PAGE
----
For the second consecutive year the official going description is likely to be soft, meaning that some of the more exciting horses will be non-runners. Others have either finished for the season already or have overseas engagements in their diaries – where the climate is better suited to Flat racing at this time of year. Ascot Chief Executive, Charles Barnett, says that he is content with the October fixture slot – pointing out that an attendance of 25,000, if the weather is kind, would still be “a very good crowd”. 

There is also racing at Cheltenham on Saturday, where the prize fund is about one twentieth of the size of Ascot’s. Yet, if given TV coverage, Cheltenham’s card would probably generate a similar amount of betting interest. The crowd at Cheltenham, with relatively little marketing effort compared to that dedicated to Champions Day, will be around eighteen thousand and will consist of enthusiasts who will attend in virtually any weather, rain or shine. 

This week will see the seasonal debuts of some of the most exciting horses in training including First Lieutenant and Noble Prince at Punchestown, The New One and Rock On Ruby at Kempton and Balthazar King at Cheltenham – all of them previous Cheltenham Festival winners over jumps. The betting public will be at least as interested to see these horses as any appearing at Ascot. But of all the racing this weekend, I am most looking forward to Kelso – where Knockara Beau seeks his fifth course win at the Scottish Borders jumps track. 

Knockara Beau, if he appears, will be running off the same handicap mark as when winning in November last year. He is an old favourite of mine and will be familiar to Cartmel racegoers as he also won a novice chase here a few seasons ago. And that is the thing about jump racing: we look forward to seeing the same horses appear year after year – and when they run, all interest in Flat racing evaporates. 

Incidentally, if you fancy a trip to Kelso, we shall be taking a coach there for the fixture on Saturday 9th November. We've got together with Kelso and VisitScotland to create a fantastic package which includes coach travel, admission, a hog roast roll and a drink plus other benefits for just £20. If you are interested, you must call the Cartmel racecourse office before Thursday 24th October.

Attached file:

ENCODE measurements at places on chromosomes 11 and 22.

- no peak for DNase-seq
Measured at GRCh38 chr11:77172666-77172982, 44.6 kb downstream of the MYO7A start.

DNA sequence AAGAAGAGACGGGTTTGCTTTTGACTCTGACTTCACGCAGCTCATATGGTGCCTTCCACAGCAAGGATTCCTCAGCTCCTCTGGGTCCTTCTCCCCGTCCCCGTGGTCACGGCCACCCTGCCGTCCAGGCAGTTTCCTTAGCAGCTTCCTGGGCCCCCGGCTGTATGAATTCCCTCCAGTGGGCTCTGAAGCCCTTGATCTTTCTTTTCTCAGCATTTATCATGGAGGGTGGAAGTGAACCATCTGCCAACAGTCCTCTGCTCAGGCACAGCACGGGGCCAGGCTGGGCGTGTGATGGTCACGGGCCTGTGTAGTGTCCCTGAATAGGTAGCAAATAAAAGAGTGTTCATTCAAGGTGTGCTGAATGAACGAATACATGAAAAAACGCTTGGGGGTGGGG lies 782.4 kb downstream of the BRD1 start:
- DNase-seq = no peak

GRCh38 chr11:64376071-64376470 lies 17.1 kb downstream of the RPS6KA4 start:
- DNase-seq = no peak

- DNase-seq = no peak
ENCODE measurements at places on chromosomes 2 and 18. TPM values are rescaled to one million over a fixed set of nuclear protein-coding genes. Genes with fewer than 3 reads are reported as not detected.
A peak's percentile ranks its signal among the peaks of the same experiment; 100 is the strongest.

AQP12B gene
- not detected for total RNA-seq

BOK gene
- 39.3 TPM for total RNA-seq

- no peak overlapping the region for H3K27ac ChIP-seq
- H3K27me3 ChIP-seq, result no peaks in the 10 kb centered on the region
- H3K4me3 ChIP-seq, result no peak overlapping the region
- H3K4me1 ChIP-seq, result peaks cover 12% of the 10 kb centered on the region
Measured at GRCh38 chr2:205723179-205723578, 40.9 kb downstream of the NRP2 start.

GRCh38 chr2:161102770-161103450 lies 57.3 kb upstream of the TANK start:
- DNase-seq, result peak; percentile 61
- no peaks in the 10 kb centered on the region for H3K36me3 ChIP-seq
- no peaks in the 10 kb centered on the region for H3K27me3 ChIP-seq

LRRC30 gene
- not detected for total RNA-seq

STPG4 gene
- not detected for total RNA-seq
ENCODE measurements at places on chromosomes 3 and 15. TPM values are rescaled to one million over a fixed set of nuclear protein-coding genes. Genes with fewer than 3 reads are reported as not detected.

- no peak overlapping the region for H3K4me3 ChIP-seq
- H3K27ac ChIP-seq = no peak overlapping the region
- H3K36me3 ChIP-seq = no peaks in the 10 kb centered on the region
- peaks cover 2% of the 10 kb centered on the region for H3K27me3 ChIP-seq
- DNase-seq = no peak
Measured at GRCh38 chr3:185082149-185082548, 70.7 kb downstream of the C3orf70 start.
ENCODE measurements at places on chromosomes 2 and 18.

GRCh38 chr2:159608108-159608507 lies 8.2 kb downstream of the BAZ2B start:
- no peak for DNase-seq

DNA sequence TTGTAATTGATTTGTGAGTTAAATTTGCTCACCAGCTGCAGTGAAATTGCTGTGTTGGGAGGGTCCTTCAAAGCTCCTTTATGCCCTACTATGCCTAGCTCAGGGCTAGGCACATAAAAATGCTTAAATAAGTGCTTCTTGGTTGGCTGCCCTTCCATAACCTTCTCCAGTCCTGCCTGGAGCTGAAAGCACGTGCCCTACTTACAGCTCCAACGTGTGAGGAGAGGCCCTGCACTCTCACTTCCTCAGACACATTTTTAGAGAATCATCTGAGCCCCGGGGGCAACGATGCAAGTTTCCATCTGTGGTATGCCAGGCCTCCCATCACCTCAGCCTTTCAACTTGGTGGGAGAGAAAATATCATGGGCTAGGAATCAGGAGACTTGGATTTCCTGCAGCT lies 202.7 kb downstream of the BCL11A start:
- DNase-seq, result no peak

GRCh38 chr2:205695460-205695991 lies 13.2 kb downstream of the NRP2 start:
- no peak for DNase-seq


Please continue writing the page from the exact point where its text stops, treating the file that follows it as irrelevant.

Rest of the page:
I suspect that we won’t know whether Champions Day is a success or not for another ten or twenty years; it isn’t a short term project. The fixture needs to develop a following and breed anticipation in the same way that punters are inspired by the mere mention of the Cheltenham Festival. The chances of success would be improved if  the event could be staged in the Summer, or perhaps even another country – but I wish everyone involved the very best of luck.

Thursday, 10 October 2013

Looking Forward to Christmas

When the BHA finally published the 2014 fixture list this week, it contained 1,464 events including 7 at Cartmel. While it may sound pretty mundane to state that we have been allocated an almost-identical list of fixtures to last year, the process has involved a significant amount of time and effort over the last few months as bargains have been struck between BHA, the Levy Board, the Horsemen and racecourses. 

Just under 40% of the fixtures are over jumps, 40% are Flat fixtures on turf, while the remaining 20% are Flat race meetings taking place on all-weather surfaces. The most controversial development is the introduction of a new all-weather fixture worth £1 million at Lingfield Park – because it has been scheduled to take place on Good Friday, a day which has traditionally been kept clear of racing. 

The decision to race on Good Friday will be welcomed by the off-course betting industry, who will benefit significantly from increased turnover. However, I can’t help feeling that it will be a retrograde step for racing enthusiasts and some participants of the sport. For me, an enforced day off brings on withdrawal symptoms and makes me look forward to racing on Easter Saturday with renewed enthusiasm. As a child, I didn’t think Christmas Day could get any better, but now that it is the only racing-free day in the calendar, there's a new reason to look forward to it - the super-accentuated excitement of Boxing Day! 

On receiving the new fixture list, the first thing that I do is highlight the important days with a felt-tip pen. Apart from three Cartmel race-days in May (24th , 26th & 28th), two in July (19th & 21st) and two in August (23rd & 25th), there is the Cheltenham Festival (11th – 14th March) and Aintree Grand National (5th April). This year we are planning to stage lunches in the Grandstand on several of the major dates, with live action being shown on large televisions.